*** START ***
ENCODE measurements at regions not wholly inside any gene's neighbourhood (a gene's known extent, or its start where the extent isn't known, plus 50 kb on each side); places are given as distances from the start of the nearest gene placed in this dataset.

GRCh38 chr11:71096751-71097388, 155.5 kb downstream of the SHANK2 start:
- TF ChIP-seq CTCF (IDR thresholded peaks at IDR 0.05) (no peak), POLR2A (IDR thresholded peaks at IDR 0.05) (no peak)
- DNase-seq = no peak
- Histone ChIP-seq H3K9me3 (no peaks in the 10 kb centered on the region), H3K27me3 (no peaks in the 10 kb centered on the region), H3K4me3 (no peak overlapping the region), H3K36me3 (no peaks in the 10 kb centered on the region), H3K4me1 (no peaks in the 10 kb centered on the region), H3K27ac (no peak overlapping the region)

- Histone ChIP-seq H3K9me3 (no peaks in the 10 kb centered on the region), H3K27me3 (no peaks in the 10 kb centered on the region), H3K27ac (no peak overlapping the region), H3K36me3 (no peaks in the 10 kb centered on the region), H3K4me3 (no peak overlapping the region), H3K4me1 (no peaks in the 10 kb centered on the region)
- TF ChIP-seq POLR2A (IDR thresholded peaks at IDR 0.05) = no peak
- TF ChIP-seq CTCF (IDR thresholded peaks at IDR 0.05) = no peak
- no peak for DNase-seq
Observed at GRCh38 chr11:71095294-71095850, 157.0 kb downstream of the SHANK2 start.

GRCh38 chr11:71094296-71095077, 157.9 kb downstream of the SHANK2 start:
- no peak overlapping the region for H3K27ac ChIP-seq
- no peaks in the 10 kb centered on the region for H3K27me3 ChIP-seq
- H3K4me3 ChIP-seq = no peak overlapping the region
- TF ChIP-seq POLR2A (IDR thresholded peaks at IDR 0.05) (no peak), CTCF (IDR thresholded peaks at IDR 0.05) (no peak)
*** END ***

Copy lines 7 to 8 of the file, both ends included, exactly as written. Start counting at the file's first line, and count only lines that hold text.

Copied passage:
- TF ChIP-seq POLR2A (IDR thresholded peaks at IDR 0.05) = no peak
- TF ChIP-seq CTCF (IDR thresholded peaks at IDR 0.05) = no peak